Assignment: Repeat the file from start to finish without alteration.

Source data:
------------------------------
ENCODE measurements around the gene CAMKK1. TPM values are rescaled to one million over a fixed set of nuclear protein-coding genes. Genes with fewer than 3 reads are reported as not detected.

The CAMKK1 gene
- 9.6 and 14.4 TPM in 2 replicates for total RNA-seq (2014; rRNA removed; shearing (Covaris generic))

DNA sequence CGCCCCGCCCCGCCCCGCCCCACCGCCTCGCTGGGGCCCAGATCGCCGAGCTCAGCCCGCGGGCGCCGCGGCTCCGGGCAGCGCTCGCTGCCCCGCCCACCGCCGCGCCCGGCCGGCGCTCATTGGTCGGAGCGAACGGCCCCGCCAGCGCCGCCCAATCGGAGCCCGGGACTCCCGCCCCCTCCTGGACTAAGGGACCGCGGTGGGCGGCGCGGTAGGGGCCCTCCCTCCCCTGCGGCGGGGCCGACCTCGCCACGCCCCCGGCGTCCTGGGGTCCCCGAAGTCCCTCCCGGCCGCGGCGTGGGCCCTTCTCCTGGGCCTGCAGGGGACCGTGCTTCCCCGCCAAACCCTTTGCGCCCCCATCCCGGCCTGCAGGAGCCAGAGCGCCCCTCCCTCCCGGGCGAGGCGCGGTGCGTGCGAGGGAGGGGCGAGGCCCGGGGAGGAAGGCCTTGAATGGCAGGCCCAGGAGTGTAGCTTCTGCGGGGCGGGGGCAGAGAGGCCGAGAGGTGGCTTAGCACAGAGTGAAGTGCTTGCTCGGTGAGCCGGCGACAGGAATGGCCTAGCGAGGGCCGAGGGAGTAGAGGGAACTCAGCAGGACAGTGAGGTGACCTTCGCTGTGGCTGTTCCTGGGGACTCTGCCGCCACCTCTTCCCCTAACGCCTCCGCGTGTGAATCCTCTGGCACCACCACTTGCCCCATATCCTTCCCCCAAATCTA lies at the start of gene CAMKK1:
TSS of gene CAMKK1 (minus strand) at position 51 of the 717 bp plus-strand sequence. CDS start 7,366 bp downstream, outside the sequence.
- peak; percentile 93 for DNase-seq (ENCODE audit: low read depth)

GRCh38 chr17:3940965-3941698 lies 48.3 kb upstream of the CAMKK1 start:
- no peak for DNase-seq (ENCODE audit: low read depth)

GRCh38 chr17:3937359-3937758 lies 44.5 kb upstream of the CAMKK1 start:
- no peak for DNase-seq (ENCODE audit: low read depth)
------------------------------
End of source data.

ENCODE measurements around the gene CAMKK1. TPM values are rescaled to one million over a fixed set of nuclear protein-coding genes. Genes with fewer than 3 reads are reported as not detected.

The CAMKK1 gene
- 9.6 and 14.4 TPM in 2 replicates for total RNA-seq (2014; rRNA removed; shearing (Covaris generic))

DNA sequence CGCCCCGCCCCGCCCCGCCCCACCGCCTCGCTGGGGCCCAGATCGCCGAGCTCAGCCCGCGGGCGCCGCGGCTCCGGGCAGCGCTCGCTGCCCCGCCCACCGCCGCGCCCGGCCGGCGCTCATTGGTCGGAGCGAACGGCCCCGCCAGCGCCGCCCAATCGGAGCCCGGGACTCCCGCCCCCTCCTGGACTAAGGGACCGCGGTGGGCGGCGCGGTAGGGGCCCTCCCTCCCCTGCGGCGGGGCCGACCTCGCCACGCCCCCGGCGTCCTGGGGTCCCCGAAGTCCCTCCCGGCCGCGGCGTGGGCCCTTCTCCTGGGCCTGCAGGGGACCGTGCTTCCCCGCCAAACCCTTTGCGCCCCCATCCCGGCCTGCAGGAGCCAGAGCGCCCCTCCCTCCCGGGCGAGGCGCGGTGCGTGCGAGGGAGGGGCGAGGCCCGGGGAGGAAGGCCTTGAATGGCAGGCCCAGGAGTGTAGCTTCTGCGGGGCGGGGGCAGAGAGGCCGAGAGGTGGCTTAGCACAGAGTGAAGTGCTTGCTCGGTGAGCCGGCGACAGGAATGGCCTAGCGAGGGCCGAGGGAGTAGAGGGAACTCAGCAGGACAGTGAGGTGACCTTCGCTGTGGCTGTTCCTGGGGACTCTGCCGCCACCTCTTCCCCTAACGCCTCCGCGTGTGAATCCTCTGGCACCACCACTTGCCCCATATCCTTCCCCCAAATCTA lies at the start of gene CAMKK1:
TSS of gene CAMKK1 (minus strand) at position 51 of the 717 bp plus-strand sequence. CDS start 7,366 bp downstream, outside the sequence.
- peak; percentile 93 for DNase-seq (ENCODE audit: low read depth)

GRCh38 chr17:3940965-3941698 lies 48.3 kb upstream of the CAMKK1 start:
- no peak for DNase-seq (ENCODE audit: low read depth)

GRCh38 chr17:3937359-3937758 lies 44.5 kb upstream of the CAMKK1 start:
- no peak for DNase-seq (ENCODE audit: low read depth)